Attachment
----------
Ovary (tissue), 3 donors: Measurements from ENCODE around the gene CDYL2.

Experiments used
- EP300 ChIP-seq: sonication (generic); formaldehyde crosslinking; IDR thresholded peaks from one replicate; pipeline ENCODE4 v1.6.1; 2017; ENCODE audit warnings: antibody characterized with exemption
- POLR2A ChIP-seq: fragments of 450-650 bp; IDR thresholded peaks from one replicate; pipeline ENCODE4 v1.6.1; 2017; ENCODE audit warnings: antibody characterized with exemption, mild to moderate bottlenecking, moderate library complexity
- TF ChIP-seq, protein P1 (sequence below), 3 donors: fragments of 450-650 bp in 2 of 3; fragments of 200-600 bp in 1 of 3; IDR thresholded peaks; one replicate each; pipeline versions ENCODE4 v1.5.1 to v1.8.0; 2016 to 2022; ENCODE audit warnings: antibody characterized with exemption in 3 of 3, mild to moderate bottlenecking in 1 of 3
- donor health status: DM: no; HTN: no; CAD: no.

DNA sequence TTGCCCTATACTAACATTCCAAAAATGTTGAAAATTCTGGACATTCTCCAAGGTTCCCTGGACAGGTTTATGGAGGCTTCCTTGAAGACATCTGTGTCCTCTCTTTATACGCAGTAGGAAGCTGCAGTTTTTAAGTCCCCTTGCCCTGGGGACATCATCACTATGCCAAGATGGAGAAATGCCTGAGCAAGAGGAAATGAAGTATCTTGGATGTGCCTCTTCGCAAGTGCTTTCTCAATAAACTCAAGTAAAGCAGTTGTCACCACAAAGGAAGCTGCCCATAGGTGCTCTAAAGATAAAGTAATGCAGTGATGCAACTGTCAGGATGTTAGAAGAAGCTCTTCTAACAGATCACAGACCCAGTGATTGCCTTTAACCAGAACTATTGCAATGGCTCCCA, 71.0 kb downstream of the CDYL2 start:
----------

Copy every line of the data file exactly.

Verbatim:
Ovary (tissue), 3 donors: Measurements from ENCODE around the gene CDYL2.

Experiments used
- EP300 ChIP-seq: sonication (generic); formaldehyde crosslinking; IDR thresholded peaks from one replicate; pipeline ENCODE4 v1.6.1; 2017; ENCODE audit warnings: antibody characterized with exemption
- POLR2A ChIP-seq: fragments of 450-650 bp; IDR thresholded peaks from one replicate; pipeline ENCODE4 v1.6.1; 2017; ENCODE audit warnings: antibody characterized with exemption, mild to moderate bottlenecking, moderate library complexity
- TF ChIP-seq, protein P1 (sequence below), 3 donors: fragments of 450-650 bp in 2 of 3; fragments of 200-600 bp in 1 of 3; IDR thresholded peaks; one replicate each; pipeline versions ENCODE4 v1.5.1 to v1.8.0; 2016 to 2022; ENCODE audit warnings: antibody characterized with exemption in 3 of 3, mild to moderate bottlenecking in 1 of 3
- donor health status: DM: no; HTN: no; CAD: no.

DNA sequence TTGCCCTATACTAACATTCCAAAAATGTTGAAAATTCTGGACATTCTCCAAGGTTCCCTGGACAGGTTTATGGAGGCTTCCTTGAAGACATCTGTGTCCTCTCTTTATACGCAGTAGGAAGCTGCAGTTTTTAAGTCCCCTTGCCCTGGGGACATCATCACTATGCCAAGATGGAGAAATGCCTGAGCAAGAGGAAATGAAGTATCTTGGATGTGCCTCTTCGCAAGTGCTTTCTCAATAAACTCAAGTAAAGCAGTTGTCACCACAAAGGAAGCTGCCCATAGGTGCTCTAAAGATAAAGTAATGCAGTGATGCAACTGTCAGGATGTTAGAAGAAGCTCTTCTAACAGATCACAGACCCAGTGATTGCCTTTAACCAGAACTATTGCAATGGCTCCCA, 71.0 kb downstream of the CDYL2 start: